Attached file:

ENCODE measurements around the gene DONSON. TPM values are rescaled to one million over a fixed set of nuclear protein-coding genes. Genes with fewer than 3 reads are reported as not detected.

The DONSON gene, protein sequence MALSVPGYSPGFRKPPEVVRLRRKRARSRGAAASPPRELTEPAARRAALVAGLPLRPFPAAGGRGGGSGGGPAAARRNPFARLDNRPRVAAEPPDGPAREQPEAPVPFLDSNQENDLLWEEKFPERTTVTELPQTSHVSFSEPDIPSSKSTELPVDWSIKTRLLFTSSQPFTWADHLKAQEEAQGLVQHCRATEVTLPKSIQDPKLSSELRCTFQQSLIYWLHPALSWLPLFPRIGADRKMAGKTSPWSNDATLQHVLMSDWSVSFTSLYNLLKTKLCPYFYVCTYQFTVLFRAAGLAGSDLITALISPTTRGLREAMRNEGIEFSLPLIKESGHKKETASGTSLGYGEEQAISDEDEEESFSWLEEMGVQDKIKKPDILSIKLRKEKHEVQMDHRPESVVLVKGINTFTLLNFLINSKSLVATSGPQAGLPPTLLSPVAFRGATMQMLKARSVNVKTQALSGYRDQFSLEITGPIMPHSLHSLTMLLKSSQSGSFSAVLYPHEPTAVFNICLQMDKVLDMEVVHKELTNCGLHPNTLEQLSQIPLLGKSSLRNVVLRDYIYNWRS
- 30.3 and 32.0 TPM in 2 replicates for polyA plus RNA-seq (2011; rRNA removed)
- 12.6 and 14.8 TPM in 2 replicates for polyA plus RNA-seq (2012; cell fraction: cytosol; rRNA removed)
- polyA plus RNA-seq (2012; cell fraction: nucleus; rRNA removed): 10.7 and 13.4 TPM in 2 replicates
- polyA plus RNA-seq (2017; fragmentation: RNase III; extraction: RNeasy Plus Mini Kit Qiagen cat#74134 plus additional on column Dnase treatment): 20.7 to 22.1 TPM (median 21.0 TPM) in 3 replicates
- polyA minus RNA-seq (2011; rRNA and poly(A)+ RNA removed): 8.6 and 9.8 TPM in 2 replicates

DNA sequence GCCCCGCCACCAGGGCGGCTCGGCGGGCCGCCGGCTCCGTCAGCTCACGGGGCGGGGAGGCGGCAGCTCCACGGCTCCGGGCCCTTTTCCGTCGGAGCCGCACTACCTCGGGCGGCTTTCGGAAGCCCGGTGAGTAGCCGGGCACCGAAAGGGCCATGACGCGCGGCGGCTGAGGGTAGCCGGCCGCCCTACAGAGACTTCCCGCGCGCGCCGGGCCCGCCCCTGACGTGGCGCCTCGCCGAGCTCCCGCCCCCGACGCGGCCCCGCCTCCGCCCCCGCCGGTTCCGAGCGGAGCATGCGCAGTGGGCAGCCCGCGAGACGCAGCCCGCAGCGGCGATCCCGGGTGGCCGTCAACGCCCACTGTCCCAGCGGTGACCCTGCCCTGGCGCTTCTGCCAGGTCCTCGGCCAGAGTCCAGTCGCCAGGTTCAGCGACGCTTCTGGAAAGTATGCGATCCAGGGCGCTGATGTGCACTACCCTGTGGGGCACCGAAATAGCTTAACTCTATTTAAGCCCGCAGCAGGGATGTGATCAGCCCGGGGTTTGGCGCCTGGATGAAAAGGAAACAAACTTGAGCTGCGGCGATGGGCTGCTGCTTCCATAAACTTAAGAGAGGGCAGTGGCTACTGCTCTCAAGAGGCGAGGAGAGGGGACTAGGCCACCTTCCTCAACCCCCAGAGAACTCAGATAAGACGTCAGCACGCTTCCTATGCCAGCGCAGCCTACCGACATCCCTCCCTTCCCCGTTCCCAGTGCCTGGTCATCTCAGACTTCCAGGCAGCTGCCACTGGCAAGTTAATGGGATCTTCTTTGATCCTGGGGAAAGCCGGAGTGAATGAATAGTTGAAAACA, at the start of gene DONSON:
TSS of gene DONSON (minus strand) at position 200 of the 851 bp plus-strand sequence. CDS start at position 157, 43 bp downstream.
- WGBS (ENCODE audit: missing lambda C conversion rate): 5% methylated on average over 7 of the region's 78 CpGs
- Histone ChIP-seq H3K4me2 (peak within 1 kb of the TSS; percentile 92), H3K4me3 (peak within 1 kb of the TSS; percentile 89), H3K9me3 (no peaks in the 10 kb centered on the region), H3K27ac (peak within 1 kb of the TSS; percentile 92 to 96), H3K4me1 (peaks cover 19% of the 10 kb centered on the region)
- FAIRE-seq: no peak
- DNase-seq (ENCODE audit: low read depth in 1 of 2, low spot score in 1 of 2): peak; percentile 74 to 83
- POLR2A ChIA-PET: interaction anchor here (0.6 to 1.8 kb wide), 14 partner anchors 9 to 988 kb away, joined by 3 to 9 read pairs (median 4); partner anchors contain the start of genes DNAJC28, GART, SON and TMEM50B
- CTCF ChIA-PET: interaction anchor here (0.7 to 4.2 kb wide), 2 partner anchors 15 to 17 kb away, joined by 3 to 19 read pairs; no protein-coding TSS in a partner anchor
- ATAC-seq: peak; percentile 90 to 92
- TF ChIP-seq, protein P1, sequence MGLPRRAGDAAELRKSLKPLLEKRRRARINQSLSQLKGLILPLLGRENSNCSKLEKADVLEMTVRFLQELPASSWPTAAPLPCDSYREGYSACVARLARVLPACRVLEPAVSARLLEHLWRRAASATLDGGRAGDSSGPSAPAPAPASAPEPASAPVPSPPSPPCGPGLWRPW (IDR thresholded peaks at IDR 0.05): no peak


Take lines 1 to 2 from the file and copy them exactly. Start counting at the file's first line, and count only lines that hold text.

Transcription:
ENCODE measurements around the gene DONSON. TPM values are rescaled to one million over a fixed set of nuclear protein-coding genes. Genes with fewer than 3 reads are reported as not detected.

The DONSON gene, protein sequence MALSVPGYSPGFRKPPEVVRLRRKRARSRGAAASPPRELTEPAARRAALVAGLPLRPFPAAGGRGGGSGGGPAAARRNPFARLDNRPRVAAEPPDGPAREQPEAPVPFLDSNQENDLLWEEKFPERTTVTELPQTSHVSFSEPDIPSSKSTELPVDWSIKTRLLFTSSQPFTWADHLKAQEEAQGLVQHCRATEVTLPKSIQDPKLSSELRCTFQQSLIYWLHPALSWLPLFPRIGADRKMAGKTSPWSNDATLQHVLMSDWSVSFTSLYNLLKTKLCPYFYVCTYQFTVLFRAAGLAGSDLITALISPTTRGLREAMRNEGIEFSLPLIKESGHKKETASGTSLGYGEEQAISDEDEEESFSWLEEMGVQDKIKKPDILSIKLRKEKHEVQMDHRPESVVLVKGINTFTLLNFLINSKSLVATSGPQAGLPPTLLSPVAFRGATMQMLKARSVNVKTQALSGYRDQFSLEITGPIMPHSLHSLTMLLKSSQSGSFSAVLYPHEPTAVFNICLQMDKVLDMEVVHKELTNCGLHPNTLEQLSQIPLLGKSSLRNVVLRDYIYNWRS